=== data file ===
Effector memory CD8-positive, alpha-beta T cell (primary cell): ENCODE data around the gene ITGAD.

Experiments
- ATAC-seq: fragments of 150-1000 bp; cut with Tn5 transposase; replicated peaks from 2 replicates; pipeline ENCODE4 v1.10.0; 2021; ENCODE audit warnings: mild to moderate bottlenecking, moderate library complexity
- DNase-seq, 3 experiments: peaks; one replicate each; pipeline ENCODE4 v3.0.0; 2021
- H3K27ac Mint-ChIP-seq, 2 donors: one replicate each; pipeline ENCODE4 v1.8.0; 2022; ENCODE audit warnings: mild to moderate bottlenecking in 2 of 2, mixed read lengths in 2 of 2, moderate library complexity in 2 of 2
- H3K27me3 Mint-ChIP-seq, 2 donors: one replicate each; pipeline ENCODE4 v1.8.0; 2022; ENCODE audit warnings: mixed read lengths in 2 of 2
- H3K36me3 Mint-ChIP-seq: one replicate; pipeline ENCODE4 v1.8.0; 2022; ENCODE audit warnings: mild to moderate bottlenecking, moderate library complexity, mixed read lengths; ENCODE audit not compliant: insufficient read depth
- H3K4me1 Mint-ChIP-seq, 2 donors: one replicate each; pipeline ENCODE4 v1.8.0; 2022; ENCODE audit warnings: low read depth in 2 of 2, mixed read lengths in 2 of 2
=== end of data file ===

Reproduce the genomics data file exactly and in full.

Effector memory CD8-positive, alpha-beta T cell (primary cell): ENCODE data around the gene ITGAD.

Experiments
- ATAC-seq: fragments of 150-1000 bp; cut with Tn5 transposase; replicated peaks from 2 replicates; pipeline ENCODE4 v1.10.0; 2021; ENCODE audit warnings: mild to moderate bottlenecking, moderate library complexity
- DNase-seq, 3 experiments: peaks; one replicate each; pipeline ENCODE4 v3.0.0; 2021
- H3K27ac Mint-ChIP-seq, 2 donors: one replicate each; pipeline ENCODE4 v1.8.0; 2022; ENCODE audit warnings: mild to moderate bottlenecking in 2 of 2, mixed read lengths in 2 of 2, moderate library complexity in 2 of 2
- H3K27me3 Mint-ChIP-seq, 2 donors: one replicate each; pipeline ENCODE4 v1.8.0; 2022; ENCODE audit warnings: mixed read lengths in 2 of 2
- H3K36me3 Mint-ChIP-seq: one replicate; pipeline ENCODE4 v1.8.0; 2022; ENCODE audit warnings: mild to moderate bottlenecking, moderate library complexity, mixed read lengths; ENCODE audit not compliant: insufficient read depth
- H3K4me1 Mint-ChIP-seq, 2 donors: one replicate each; pipeline ENCODE4 v1.8.0; 2022; ENCODE audit warnings: low read depth in 2 of 2, mixed read lengths in 2 of 2